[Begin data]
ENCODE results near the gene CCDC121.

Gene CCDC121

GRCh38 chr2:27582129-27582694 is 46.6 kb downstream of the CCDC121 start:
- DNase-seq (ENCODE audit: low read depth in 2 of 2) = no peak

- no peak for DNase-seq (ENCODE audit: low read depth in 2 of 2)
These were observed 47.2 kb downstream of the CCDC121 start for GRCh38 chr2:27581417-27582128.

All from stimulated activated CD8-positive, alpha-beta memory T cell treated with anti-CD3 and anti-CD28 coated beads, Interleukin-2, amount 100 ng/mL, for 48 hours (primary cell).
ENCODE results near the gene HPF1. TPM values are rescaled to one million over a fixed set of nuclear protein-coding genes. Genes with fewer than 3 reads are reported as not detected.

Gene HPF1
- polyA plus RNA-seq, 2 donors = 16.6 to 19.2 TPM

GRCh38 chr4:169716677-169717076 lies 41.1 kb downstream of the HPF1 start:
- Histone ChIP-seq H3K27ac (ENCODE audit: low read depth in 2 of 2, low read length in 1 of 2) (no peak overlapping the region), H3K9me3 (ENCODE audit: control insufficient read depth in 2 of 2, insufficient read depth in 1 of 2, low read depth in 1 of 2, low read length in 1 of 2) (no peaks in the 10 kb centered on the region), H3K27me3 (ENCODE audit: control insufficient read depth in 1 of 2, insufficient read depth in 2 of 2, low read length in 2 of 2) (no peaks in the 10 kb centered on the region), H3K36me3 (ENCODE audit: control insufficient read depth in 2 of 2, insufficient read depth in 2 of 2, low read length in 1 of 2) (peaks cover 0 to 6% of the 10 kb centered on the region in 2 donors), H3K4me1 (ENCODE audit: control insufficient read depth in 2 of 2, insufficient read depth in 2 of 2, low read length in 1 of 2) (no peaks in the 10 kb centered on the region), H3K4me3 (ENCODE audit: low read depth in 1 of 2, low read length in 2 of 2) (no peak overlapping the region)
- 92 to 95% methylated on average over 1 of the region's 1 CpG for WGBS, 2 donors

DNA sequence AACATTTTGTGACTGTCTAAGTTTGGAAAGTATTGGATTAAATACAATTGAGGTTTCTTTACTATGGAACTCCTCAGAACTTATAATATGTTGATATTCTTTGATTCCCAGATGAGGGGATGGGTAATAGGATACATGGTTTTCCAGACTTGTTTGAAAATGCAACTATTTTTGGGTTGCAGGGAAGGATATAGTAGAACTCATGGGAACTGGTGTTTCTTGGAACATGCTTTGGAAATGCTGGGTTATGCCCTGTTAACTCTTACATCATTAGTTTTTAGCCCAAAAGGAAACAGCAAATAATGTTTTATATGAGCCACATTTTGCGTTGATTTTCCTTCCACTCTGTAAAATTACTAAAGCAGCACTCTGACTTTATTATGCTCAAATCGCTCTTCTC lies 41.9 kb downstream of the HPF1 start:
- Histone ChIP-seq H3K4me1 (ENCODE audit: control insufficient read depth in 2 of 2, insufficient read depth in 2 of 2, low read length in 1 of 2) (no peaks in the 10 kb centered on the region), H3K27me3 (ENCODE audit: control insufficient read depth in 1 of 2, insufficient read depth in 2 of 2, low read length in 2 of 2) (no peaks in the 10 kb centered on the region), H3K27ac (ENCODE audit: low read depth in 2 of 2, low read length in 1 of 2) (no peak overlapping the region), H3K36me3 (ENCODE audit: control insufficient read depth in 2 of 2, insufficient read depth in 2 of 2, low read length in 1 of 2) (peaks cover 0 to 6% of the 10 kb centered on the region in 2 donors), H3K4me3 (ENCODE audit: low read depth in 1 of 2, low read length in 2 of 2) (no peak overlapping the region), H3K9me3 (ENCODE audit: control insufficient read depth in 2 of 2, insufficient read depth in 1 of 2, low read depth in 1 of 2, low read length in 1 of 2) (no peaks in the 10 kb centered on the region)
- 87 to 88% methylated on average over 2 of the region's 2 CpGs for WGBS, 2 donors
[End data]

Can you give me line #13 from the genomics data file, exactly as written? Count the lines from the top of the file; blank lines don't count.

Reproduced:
- 92 to 95% methylated on average over 1 of the region's 1 CpG for WGBS, 2 donors